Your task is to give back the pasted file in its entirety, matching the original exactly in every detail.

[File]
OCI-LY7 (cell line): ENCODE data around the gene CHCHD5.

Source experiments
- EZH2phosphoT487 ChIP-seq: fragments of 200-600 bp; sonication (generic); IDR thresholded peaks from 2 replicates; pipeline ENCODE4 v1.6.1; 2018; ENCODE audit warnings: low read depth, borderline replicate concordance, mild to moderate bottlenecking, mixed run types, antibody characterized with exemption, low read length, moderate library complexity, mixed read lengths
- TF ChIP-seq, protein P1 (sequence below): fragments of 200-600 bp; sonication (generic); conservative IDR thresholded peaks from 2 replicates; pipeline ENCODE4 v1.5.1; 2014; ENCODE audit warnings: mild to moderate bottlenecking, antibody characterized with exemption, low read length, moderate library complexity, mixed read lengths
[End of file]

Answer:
OCI-LY7 (cell line): ENCODE data around the gene CHCHD5.

Source experiments
- EZH2phosphoT487 ChIP-seq: fragments of 200-600 bp; sonication (generic); IDR thresholded peaks from 2 replicates; pipeline ENCODE4 v1.6.1; 2018; ENCODE audit warnings: low read depth, borderline replicate concordance, mild to moderate bottlenecking, mixed run types, antibody characterized with exemption, low read length, moderate library complexity, mixed read lengths
- TF ChIP-seq, protein P1 (sequence below): fragments of 200-600 bp; sonication (generic); conservative IDR thresholded peaks from 2 replicates; pipeline ENCODE4 v1.5.1; 2014; ENCODE audit warnings: mild to moderate bottlenecking, antibody characterized with exemption, low read length, moderate library complexity, mixed read lengths